‘I really like talking about Ottawa’: Jantine Van Kregten retires after 20 years at Ottawa Tourism

Jantine Van Kregten is retiring from Ottawa Tourism after 20 years.

If you live in the nation’s capital long enough, you’ll eventually catch wind of a famous but disparaging comment once made — but never forgotten — about Ottawa.

It bears no repetition, as far as Jantine Van Kregten is concerned.

“It will never pass my lips; I’m never going to say it,” she said in an interview, alluding to the “town that fun forgot” criticism penned by the late legendary journalist Allan Fotheringham at the end of the last century.

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It’s a stereotype about Ottawa that, Van Kregten firmly believes, no longer holds true, that disappeared with no-Sunday shopping rules.

“You can’t tell me that there aren’t great, amazing, fun things to do,” said Van Kregten of the city’s summer and winter festivals, galleries and museums, bars and restaurants, and outdoor activities.

Ottawa is full of hidden gems, she argued. “It doesn’t slap you in the face like Vegas would but, if you scratch the surface, you can find the burlesque shows, the spoken-word poetry, fantastic murals around town. The cool stuff is percolating underneath.”

For nearly 20 years now, Van Kregten, 54, has been director of communications for Ottawa Tourism, a destination marketing organization that promotes Ottawa and Canada’s capital region to tourists, tour operators and meeting planners.

Some might call it a dream job. Van Kregten takes travel writers, journalists, bloggers and digital content creators around the region and exposes them to all the best attractions and hotspots.

“They’re passionate and curious and they want to hear the stories, they want to tell the stories — and they tell great stories just by the nature of who they are,” she said of the journalists with whom she’s worked over the years.

Seeing Ottawa through the eyes of foreigners is “a blessing,” said Van Kregten, gesturing toward the cobblestone courtyard visible from The Clarendon Tavern in the ByWard Market, where the interview was held. She’s had visitors say it reminds them of Italy.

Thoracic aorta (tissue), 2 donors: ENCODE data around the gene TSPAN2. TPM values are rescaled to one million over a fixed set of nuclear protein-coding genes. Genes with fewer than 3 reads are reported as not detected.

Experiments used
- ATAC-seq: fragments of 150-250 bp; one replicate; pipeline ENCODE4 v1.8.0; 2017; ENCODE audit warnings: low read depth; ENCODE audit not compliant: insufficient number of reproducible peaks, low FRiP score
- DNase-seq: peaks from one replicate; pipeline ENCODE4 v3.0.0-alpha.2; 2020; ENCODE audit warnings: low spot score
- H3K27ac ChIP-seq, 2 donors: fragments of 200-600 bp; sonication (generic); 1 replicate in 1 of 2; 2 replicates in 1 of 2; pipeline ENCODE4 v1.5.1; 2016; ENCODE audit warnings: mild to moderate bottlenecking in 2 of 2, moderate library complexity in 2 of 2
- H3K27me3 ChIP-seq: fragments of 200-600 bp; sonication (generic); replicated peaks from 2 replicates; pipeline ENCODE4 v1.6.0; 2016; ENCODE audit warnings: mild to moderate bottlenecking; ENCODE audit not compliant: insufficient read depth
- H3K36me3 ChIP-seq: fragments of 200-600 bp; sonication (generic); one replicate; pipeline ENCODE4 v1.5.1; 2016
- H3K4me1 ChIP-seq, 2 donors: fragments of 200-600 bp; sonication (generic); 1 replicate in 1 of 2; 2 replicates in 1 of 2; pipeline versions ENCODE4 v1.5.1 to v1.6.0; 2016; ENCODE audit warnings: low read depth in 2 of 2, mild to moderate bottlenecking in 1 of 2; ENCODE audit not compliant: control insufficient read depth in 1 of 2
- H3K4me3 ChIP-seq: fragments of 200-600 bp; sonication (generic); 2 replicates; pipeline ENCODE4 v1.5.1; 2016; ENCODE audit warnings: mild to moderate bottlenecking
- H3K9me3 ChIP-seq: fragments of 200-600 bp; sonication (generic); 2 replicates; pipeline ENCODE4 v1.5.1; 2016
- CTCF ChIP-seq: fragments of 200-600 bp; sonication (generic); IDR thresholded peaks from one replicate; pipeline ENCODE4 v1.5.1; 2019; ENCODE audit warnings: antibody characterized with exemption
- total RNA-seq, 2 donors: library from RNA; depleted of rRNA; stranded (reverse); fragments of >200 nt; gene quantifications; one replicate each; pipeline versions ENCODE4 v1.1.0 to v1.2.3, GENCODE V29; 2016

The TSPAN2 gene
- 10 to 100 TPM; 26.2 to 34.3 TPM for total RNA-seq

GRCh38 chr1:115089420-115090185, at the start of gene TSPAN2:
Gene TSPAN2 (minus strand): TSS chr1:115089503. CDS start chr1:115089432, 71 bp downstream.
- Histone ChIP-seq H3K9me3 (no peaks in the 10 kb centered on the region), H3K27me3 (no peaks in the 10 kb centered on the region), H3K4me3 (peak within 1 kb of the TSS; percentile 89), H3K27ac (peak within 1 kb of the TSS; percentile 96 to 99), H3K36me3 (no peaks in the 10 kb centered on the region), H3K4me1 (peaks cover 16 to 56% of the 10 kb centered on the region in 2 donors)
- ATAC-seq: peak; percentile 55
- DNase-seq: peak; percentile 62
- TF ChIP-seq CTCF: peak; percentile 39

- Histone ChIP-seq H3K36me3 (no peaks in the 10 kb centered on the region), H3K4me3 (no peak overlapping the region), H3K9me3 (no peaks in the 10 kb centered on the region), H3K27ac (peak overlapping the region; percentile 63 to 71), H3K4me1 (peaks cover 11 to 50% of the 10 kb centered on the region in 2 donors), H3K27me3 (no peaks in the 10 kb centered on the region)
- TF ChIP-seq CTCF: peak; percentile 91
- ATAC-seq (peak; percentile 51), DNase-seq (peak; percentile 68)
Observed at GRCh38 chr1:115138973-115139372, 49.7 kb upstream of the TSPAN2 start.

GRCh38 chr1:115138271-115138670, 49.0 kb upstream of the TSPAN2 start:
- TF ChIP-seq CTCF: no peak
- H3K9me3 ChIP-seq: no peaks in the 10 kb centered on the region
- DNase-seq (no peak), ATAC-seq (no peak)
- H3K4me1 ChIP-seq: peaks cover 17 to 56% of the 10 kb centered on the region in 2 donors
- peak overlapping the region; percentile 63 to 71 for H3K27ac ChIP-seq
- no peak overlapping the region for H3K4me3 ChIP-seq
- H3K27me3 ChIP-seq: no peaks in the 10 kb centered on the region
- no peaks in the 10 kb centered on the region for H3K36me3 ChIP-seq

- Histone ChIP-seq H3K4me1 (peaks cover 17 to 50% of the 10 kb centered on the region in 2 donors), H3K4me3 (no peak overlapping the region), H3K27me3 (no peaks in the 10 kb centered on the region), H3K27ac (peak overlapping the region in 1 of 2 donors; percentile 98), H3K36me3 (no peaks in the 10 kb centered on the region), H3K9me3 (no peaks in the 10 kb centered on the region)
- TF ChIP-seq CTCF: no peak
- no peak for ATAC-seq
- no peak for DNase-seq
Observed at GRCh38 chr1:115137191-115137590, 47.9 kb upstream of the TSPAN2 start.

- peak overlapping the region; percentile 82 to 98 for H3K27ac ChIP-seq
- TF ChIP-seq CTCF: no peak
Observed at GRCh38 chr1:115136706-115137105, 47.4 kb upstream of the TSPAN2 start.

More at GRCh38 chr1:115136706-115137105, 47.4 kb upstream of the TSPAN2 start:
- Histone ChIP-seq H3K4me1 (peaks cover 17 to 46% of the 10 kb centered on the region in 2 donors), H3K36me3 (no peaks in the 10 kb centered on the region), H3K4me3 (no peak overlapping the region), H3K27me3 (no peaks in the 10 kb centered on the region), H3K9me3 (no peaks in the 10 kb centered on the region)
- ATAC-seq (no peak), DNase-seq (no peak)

“The Ottawan in me was like, ‘Yeah, right, dude.’ But, honestly, on a hot summer night in July, with a band playing, twinkling lights and heritage buildings all around, you’re damn right it’s like Italy.”

For somebody as upbeat and positive as Van Kregten, her role with Ottawa Tourism has been a great fit. “There’s an excitement that I genuinely feel. Some people think I’m making it up, like it’s a persona, but I really like talking about Ottawa.”

On June 7, Van Kregten will bid adieu to Ottawa Tourism. Up until a few years ago, retirement wasn’t on her radar but, after seeing her long-time partner, Chris “Jerry” St. Jacques, embrace it, she decided to give it a try.

Van Kregten had 12 years of relevant work experience when she joined Ottawa Tourism in November 2003. Her first gig, right out of university, was as a city councillor’s assistant. She first worked for Nancy Mitchell, followed by Stéphane Émard-Chabot. 

Van Kregten has always had a soft spot for the ByWard Market. So, when its BIA was hiring, she joined the association as special events coordinator in 1997 before being promoted to executive director.

“I used to joke that I wasn’t really getting paid because I was just spending all the money I earned at ByWard Market businesses,” said Van Kregten, who lived for many years in Lowertown before buying a condo in Hintonburg with St. Jacques. 

It was Catherine Lindquist, a vice-president with Ottawa Tourism at the time, who suggested Van Kregten apply to either of the jobs that had simultaneously opened up in marketing and communications at the tourism organization.

“I thought, ‘Why not broaden my horizons a bit?’” said Van Kregten, who gave it a shot and got hired.

Ottawa Tourism works hard to promote the region and draw visitors, conferences and meetings, said Van Kregten. A healthy tourism sector creates jobs and injects money into the city, she added.

That’s why it frustrates her when residents take to social media to dump on Ottawa.

“By putting your own city down, how does that help? It doesn’t,” said Van Kregten. “I think social media gives us such an opportunity. Everybody who lives in Ottawa, who’s on social media, you’re telling the Ottawa story as much as Ottawa Tourism is, in your realm of influence. What you post about Ottawa matters because it’s going to be seen and shared.”

It’s tempting to be negative, she acknowledged. “I’m not saying I’m never negative, but life’s too short to constantly mire in the dreck.

“I think I’ve been good at being able to find the joy where I can. It’s not about waiting to be amazed, it’s about wanting to be amazed.”


  1. She was editor-in-chief of The Fulcrum at the University of Ottawa, where she majored in political science. 
  2. She loves language. Growing up in the southwestern Ontario town of Amherstburg, she found ways to supplement her French learning and spent a year in Germany as an exchange student when she was 18.
  3. She’s close to her mom, Pat. Her dad, who worked 37 years for Chrysler Canada, passed away in 2019. She lost her only sibling, Jimmy, to a motorcycle accident when he was 20.
  4. She’s holding her retirement party at Ottawa’s oldest tavern, The Château Lafayette (a.k.a. The Laf) in the ByWard Market, and will toast her retirement with a craft beer.
  5. Her best advice to those entering the tourism industry is to stay curious and informed. “Superlatives need to be backed up. If you claim that something is the oldest or the tallest or whatever, have those facts handy to back it up, because journalists will ask.”

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